Palm Oil May Average US$850 In 2010

Palm oil may average US$850 a metric ton this year, more than previously forecast, as El Nino pares production and higher crude oil prices lift demand for biofuels, said Nirgunan Tiruchelvam, an analyst at Royal Bank of Scotland Asia Securities (Singapore) Pte Ltd in a report today.

Tiruchelvam raised his forecasts to US$950 a ton for 2011, and to US$950 a ton for 2012. Palm oil in Rotterdam, which averaged US$681 last year, closed at US$760.50 a ton yesterday.

“We expect El Niño and tree stress to depress productivity,” he said in the report. “Higher crude prices should vastly improve the viability of crude palm oil-based bio- diesel.”

Central Pacific Ocean temperatures are “well above El Niño thresholds” and some areas “generally remain above values observed at the peak of the 2006 El Niño event,” the Australian Bureau of Meteorology said on its Web site on Jan. 20. El Nino causes dry weather in Southeast Asia, hurting crops.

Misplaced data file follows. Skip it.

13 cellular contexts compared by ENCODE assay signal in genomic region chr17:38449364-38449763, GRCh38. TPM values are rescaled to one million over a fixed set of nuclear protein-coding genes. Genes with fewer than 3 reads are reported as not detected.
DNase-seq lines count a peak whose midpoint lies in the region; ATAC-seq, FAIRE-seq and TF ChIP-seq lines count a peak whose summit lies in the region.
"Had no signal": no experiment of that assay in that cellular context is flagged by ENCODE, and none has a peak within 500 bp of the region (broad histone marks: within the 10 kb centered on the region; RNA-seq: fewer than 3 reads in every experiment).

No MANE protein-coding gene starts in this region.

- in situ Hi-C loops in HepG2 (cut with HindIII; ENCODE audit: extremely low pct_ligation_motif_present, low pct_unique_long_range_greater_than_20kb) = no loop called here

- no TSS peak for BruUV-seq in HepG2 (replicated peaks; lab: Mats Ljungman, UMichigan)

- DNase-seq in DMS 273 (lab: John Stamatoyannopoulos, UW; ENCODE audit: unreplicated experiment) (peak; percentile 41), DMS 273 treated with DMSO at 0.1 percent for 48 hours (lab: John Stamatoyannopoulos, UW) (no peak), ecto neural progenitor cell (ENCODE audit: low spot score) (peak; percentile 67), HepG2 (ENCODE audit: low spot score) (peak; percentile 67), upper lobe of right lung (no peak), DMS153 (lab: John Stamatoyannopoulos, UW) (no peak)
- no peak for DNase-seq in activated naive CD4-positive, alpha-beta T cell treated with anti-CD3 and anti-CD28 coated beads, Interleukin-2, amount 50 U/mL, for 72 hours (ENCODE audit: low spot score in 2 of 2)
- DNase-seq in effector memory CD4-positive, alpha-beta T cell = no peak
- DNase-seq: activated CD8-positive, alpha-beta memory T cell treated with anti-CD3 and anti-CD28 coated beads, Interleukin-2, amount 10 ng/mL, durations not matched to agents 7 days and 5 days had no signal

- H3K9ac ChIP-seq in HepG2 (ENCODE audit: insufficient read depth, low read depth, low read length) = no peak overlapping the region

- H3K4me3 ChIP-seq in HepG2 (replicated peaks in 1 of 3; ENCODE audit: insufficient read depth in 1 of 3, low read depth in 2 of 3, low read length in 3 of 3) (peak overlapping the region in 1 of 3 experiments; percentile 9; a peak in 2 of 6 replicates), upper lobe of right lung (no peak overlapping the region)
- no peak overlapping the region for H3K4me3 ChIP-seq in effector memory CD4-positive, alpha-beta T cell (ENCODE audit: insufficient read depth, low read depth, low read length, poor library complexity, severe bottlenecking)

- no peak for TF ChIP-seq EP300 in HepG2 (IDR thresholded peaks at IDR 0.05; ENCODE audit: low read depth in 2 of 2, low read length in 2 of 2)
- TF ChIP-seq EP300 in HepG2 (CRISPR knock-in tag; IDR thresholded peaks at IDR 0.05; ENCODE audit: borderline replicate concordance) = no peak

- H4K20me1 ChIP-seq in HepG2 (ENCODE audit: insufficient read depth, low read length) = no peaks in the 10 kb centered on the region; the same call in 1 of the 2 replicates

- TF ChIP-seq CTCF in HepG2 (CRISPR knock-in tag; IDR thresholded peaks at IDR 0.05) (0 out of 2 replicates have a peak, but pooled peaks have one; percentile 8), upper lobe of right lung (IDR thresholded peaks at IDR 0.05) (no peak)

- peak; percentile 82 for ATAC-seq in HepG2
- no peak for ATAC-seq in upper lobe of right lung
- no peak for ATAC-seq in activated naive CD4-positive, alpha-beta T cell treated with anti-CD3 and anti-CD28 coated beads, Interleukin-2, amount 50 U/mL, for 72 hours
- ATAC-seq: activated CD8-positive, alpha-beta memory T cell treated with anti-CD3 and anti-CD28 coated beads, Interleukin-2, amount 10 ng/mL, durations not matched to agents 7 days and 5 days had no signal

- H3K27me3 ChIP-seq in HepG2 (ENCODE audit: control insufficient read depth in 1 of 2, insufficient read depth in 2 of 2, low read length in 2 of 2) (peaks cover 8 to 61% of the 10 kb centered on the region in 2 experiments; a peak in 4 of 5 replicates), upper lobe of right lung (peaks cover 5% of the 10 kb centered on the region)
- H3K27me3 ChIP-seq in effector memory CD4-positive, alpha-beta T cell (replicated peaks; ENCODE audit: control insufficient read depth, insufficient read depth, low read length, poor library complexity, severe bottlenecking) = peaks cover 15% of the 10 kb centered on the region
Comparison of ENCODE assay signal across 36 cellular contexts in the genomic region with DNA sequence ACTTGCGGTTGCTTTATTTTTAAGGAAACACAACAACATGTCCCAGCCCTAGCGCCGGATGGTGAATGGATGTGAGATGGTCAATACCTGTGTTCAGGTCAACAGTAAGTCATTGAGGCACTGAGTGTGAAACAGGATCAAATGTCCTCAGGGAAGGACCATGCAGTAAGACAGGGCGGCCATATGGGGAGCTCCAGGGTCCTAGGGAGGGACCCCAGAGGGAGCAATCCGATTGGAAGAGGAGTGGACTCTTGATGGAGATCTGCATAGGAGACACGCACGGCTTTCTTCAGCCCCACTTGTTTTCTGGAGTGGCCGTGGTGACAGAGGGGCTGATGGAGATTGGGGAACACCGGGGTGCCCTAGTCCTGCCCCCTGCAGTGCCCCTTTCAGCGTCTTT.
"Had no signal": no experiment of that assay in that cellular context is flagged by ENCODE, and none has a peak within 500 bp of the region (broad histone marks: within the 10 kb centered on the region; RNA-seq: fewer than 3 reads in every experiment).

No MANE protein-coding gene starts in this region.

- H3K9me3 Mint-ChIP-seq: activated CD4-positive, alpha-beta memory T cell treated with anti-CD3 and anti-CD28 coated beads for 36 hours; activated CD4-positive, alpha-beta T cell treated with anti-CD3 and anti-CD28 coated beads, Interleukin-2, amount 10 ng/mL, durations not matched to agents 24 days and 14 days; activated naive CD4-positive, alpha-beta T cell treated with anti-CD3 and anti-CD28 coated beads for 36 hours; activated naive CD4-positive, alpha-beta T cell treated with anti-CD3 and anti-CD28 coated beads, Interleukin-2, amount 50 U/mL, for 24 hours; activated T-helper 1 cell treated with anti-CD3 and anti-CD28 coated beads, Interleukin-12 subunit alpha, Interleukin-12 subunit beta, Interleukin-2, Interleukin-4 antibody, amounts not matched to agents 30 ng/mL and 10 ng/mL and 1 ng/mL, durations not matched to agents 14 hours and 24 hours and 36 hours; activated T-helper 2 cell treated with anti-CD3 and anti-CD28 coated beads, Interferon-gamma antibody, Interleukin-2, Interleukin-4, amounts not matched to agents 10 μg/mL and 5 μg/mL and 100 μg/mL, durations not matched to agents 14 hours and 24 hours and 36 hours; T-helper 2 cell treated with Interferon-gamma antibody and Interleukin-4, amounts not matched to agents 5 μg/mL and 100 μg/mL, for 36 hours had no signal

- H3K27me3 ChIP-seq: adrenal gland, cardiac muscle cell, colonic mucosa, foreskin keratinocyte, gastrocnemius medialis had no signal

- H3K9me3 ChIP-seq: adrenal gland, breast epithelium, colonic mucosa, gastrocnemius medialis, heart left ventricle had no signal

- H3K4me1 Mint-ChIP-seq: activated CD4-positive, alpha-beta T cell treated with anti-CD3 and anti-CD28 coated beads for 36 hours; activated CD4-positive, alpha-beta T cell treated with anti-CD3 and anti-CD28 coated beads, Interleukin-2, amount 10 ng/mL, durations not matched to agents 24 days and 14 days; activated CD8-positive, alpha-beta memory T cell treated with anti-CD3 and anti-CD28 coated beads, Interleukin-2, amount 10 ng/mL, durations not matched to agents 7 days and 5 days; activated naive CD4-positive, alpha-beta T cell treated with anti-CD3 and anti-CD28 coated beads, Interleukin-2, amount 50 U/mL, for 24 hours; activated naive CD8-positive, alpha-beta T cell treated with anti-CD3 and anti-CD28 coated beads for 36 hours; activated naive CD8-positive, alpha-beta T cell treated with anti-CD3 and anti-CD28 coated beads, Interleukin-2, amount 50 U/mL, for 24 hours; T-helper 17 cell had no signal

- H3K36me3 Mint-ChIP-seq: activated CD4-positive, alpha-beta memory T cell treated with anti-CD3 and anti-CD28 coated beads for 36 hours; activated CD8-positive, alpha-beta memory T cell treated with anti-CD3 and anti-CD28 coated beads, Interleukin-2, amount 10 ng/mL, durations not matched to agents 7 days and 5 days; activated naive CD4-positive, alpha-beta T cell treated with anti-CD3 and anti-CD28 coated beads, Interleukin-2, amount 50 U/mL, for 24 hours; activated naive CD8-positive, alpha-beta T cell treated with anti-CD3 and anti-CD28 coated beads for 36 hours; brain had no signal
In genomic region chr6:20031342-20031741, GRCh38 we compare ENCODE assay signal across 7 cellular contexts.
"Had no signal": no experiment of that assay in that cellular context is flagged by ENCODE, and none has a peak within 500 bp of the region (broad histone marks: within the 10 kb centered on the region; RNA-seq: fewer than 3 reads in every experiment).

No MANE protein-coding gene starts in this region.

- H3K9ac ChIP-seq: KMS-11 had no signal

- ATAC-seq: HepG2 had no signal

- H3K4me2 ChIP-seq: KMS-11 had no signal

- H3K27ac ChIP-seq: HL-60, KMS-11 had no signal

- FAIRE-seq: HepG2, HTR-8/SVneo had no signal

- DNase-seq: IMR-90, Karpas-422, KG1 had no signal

Between the weather phenomenon and higher demand for alternatives to fossil fuels, palm oil inventory could be depleted because of “significant under-investment in agriculture, combined with demand growth,” Tiruchelvam said.

Palm oil stockpiles in Malaysia, the second-biggest producer, last month reached 2.24 million tons, the second- highest level on record.

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Tiruchelvam recommended Indofood Agri Resources Ltd. and Golden Agri-Resources, both companies with plantations in Indonesia and shares listed in Singapore, as his top picks.

“We see potential for the sector to be re-appraised as a green energy play,” he said.

Indofood Agri shares may reach S$3.41 in 12 months, from a closing price of $1.98 yesterday, while Golden Agri may reach 71 Singapore cents, from a close of 50.5 cents yesterday, he said.

Among Malaysian planters, he recommended IOI Corp, Kuala Lumpur Kepong Bhd, and Sime Darby Bhd. He also advised investors to buy Indonesia-listed planters PT Perusahaan Perkebunan London Sumatra Indonesia and PT Astra Agro Lestari.

His price forecasts are based on crude oil at US$75 a barrel this year, exceeding US$80 a barrel next year and rising above US$90 a barrel in 2012 amid a global economic recovery. — Bloomberg
 
Source: Business Times

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